- LEPR - The strongest marker associated with prostate cancer mortality in the study was the leptin receptor gene, which helps control tissue growth, inflammation, blood-vessel development and bone density. The latter effect makes LEPR an interesting candidate for understanding disease progression, since the primary metastatic site for prostate cancer is bone, and such metastases are predictive of fatal disease.
- RNASEL - This gene is associated with hereditary prostate cancer and is associated with apoptosis (programmed cell death), inflammation and the ability of cells to proliferate and stick to each other (hallmarks of cancer growth).
- IL4 - This Interleukin 4 gene is associated with tumor growth, blood vessel development and cancer cell migration.
- CRY1 - Cyptochrome 1 is a gene that impacts the circadian rhythm and thereby may affect androgen levels, which are known to be involved in prostate cancer progression.
- ARVCF - This gene is a member of the catenin family of proteins, which help the inside and outside of cells "talk" to each other. Increased expression of ARVCF has been shown to disrupt cell adhesion, which may facilitate cancer progression.
Patients who carried four or all five of these genetic markers had a 50 percent higher risk of dying from their prostate cancer than patients who had two or fewer. The risk of dying from prostate cancer increased with the number of SNP genetic variants a patient carried.
"While previous studies have suggested that genetic background influences prostate cancer outcomes, this is the first study to validate genetic markers associated with lethal disease," Stanford said.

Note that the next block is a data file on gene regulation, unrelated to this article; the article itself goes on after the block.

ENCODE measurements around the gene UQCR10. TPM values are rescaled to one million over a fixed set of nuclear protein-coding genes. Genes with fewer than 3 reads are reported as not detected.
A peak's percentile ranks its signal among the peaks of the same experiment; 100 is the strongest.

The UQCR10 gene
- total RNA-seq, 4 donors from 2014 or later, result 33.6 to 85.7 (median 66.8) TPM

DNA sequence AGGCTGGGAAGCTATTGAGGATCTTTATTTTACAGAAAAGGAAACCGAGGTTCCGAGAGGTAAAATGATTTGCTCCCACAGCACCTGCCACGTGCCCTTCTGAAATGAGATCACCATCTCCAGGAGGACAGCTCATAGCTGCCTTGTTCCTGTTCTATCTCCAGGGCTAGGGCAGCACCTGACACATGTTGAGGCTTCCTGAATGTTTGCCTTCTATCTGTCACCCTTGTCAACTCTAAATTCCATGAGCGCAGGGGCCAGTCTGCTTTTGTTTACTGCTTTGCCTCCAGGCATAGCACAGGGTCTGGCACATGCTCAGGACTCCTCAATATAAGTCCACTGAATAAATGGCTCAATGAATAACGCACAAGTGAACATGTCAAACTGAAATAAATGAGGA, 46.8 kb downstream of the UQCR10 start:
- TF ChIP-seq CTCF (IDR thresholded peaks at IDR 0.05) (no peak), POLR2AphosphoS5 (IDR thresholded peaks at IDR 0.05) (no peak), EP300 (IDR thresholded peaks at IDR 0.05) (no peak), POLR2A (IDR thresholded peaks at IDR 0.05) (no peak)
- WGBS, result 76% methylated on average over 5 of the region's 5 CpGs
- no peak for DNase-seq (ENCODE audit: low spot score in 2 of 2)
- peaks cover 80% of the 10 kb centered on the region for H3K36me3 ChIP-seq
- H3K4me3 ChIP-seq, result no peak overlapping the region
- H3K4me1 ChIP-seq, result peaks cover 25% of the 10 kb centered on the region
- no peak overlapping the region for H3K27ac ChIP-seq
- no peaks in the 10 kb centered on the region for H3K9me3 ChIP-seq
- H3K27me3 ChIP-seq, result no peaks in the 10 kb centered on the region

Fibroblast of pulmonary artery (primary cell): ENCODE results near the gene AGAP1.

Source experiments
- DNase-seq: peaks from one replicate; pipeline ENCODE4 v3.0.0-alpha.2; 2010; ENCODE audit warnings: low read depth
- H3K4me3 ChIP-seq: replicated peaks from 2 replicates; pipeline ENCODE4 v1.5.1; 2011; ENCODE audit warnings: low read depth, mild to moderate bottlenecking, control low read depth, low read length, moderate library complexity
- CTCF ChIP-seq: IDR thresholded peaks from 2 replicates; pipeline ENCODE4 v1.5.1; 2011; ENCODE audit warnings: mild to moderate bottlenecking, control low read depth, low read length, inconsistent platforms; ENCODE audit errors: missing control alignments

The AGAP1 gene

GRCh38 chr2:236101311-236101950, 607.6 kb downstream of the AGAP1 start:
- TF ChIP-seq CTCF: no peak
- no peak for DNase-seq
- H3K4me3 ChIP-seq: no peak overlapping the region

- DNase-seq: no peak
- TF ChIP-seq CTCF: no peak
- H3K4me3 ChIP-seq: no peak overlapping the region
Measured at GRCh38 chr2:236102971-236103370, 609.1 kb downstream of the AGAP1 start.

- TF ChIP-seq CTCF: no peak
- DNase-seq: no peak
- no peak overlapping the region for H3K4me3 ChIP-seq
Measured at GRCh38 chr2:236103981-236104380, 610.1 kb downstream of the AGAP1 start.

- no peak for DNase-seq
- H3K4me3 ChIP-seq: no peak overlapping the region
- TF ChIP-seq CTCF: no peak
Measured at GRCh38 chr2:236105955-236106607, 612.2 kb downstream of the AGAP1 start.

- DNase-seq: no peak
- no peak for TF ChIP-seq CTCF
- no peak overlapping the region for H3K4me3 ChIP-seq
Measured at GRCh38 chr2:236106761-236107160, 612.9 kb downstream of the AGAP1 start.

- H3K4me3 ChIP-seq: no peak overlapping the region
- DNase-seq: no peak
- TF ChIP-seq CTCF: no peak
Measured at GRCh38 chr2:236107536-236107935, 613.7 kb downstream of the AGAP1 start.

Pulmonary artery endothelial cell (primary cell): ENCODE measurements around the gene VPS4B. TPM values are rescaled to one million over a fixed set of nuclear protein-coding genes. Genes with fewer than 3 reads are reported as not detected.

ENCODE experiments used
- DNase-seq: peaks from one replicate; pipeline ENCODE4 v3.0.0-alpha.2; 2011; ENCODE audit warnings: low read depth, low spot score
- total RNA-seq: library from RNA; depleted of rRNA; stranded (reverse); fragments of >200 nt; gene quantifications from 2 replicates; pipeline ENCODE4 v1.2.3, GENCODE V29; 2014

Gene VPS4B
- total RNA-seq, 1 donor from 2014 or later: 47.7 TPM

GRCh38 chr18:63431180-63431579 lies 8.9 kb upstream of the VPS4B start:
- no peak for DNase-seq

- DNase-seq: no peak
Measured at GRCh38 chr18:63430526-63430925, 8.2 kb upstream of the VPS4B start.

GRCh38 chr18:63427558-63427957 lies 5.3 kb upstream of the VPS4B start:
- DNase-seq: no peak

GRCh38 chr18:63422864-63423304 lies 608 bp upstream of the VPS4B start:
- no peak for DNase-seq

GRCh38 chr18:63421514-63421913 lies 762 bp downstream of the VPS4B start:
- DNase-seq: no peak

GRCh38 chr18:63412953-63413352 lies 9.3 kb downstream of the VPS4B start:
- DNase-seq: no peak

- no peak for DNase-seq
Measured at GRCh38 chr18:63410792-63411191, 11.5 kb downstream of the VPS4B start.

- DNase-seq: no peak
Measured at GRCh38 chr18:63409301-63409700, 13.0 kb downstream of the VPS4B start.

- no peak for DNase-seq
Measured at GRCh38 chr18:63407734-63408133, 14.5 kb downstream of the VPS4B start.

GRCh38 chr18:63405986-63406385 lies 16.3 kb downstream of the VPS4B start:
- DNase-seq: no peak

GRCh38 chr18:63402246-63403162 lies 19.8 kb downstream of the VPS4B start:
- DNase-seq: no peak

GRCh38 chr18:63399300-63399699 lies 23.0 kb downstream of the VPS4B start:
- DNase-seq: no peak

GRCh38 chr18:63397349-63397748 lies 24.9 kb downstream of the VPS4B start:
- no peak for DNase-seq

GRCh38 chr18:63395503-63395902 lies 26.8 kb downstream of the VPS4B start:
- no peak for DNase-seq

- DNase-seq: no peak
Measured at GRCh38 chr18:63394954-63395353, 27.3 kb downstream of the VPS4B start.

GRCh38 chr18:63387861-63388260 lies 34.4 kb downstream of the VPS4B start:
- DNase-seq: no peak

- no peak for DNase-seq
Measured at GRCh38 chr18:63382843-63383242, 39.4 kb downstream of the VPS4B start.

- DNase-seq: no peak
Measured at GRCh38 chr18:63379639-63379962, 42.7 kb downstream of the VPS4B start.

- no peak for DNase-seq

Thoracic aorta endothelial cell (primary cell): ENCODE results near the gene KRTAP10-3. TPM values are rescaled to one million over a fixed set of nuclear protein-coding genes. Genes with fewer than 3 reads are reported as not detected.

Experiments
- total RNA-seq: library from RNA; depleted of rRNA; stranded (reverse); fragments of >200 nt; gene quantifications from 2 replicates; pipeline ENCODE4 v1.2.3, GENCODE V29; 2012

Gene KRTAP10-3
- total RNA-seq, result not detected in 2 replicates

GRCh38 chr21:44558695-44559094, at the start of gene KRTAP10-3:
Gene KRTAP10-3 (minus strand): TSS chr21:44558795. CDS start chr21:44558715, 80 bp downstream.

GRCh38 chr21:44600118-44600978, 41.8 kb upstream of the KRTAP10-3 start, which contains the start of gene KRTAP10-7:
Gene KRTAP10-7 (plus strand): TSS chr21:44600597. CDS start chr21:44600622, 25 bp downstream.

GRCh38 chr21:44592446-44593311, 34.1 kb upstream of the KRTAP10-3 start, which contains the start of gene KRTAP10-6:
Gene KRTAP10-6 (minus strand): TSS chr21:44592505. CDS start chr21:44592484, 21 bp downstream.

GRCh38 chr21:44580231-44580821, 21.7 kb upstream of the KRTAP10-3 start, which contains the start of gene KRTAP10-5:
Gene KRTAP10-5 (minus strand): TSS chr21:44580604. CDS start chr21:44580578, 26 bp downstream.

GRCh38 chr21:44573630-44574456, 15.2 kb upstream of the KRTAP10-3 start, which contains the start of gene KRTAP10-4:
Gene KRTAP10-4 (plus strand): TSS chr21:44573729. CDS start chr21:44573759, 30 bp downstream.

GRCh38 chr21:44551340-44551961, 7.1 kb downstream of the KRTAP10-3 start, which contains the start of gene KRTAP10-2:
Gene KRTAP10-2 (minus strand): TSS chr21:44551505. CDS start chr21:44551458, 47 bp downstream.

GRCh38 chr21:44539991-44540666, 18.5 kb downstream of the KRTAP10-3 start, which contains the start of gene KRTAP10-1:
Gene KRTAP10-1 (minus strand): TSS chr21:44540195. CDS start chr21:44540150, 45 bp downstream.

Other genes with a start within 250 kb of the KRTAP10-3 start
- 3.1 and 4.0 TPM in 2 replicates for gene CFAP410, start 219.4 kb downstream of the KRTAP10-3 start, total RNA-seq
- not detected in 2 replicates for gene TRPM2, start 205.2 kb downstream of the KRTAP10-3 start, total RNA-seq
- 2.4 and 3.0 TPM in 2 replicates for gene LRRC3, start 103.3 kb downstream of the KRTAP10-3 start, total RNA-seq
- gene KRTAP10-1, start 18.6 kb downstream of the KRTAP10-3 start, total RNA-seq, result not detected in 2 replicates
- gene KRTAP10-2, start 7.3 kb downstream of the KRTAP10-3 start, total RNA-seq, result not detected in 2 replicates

"The ability to distinguish patients at elevated risk for having aggressive, life-threatening prostate cancer at the time of diagnosis could improve care for the subset of cases most likely to benefit from aggressive therapy and help avoid overtreatment of patients whose tumors are likely to remain indolent," the authors wrote.
The potential usefulness of the panel of five SNPs in the clinic to stratify patients at higher risk for disease progression now needs to be evaluated in other patient populations. Stanford and colleagues are also planning additional studies of this set of genetic markers to predict adverse prostate cancer outcomes.
Collaborators on the study included researchers from the Karolinska Institutet in Stockholm; Umea University in Umea, Sweden; the National Human Genome Research Institute of the National Institutes of Health in Bethesda, Md.; Wake Forest University School of Medicine in Winston-Salem, N.C.; and Johns Hopkins University in Baltimore.
The research was conducted via the National Cancer Institute-funded Pacific Northwest Prostate Cancer Specialized Program in Research Excellence, which is co-led by Stanford and based at the Hutchinson Center. Additional support was provided by the Hutchinson Center, the National Human Genome Research Institute, the Cancer Risk Prediction Center, the Swedish Research Council, the Swedish Cancer Foundation, the Hedlund Foundation, the Soderberg Foundation, the Enqvist Foundation and the Stockholm City Council.